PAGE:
That being said, the technology for cooking has not make huge changes compared to other areas. By cooking, I am using a narrow term as in from preparing foods to cooking them – as in transforming raw foods to consumable foods. We still use knives and we still use pots and pans. Yes, they are made better with better quality control, but the mechanism is the very much the same. On the other hand, our means for transportation has changed a lot from horseback riding to cars to planes, and our way for communication has changed in leaps and bounces from written letter to telegraph to phone to email and cell phone texting. The mechanism for transportation and communication has changed completely.
I think the main reason that kitchen utensils haven't changed much is that they are simple hand tools representing "mature technology". It is hard to improve on the spoon for stirring or eating soup (although today the spoon may be made of stainless steel or even titanium).
If you think about it, many other simple hand tools are pretty much the same as they were hundreds or thousands of years ago - the hoe, the rake, the broom, the shovel, the comb, the paintbrush, the hammer, the axe, the saw, the file, the crowbar, scissors, pliers, etc., etc.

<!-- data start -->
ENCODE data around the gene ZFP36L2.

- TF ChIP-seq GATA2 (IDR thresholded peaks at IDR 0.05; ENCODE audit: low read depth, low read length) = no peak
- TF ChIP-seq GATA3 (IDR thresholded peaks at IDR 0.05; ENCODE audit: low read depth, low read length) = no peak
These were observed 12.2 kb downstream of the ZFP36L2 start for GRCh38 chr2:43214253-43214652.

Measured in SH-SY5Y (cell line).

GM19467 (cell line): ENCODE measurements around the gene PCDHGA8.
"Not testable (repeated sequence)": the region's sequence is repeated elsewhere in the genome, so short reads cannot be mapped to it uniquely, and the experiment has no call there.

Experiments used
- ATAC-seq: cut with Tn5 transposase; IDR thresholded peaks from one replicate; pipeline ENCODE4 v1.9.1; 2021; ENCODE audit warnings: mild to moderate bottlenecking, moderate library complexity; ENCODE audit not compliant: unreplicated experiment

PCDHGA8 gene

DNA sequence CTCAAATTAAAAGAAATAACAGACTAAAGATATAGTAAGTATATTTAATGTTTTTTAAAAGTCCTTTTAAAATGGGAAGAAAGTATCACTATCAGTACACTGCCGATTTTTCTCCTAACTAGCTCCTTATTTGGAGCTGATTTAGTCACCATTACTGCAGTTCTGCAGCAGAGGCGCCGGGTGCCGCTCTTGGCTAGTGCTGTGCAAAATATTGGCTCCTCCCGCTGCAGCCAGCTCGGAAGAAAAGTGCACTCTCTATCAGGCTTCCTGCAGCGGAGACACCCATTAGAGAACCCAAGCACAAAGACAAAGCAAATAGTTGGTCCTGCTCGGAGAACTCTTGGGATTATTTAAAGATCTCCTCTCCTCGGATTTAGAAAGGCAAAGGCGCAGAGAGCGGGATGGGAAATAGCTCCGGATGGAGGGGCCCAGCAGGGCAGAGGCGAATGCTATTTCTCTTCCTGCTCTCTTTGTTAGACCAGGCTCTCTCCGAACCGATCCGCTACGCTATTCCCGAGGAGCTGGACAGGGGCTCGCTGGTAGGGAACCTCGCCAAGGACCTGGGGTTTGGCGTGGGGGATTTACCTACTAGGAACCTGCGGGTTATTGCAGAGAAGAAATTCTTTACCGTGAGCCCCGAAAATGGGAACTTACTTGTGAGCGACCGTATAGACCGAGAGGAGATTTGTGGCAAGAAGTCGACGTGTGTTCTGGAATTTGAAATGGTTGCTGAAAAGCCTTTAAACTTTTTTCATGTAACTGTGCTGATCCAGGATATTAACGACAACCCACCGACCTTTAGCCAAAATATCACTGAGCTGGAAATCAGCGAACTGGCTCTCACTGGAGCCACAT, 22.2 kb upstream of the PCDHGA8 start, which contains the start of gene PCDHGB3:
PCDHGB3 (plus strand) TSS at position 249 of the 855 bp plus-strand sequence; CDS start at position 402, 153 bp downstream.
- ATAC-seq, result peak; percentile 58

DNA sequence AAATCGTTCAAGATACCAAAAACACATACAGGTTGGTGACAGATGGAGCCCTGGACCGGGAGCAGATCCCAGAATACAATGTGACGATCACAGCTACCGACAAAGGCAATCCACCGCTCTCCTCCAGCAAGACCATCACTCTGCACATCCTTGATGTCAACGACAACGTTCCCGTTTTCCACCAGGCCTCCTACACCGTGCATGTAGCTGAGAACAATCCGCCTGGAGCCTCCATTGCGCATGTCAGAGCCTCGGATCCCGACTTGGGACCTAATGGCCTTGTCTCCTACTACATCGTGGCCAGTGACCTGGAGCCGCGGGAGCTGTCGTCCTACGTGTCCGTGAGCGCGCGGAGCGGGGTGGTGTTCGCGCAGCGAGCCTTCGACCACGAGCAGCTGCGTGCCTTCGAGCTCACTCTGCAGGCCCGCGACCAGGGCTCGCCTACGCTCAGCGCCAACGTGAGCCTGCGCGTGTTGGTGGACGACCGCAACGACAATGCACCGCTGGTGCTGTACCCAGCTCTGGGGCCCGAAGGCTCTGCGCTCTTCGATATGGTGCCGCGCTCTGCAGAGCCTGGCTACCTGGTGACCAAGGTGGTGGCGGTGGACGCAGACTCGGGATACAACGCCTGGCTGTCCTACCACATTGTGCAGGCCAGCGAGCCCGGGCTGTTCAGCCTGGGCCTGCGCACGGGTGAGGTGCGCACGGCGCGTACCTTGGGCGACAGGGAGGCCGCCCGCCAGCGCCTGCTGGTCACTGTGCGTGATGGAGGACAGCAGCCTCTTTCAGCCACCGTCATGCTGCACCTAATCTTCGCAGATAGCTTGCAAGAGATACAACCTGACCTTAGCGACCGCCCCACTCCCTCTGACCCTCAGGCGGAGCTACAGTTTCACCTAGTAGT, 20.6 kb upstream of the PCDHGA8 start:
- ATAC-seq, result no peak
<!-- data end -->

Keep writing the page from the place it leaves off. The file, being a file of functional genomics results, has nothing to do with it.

re: tanuki soup
I think you are right. Most cooking tools are very mature. Afterall, knives are knives and they are probably the very first tool human invented -- ok, either the stone spears or the stone knives.
It does beg the question why new technology did not help advance the way we cook. I think microwave oven had the potential. Had we started to cook with microwave, then it would have been a revolution change. All other cooking methods, let's be gas, electric, wood, coal, induction cooking, are based on transferring heat from a metal cookware to the raw food. The mechanism of cooking is the same. Microwave is revolutionary because it cooks foods from inside out (almost) by exciting rotational energy. The other methods rely on vibrational energy excitation. Unfortunately, foods cooked by microwave are usually not very tasty. Through I have to say microwave did introduce the microwave frozen dinner market.
We have invented the technology for electric knife and that is different from all the other passive knives. Unfortunately, an electric knife is poor at precision and accuracy. We also have food processors, but that has yet to replace kitchen knives.
Thinking about this some more, I realized that the issue is less about tools, and more about the nature of the food itself. Food preparation is still about taking raw foodstuffs -- meat, vegetables, fruits, legumes, cereals -- heating them, and reducing them to a size that a size that can be eaten. The tools needed to do that job have been developed and perfected over millenia, so not surprising that little has changed. If there is change in the air, it will be in response to this planet's growing (over) population. As the number of mouths to feed increases and the amount of arable land stays the same, the foods that we currently enjoy will become a luxury. Replaced by what? I am sure that the folks at ADM/Cargill/et al. have some sort of "soylent green" in the labs.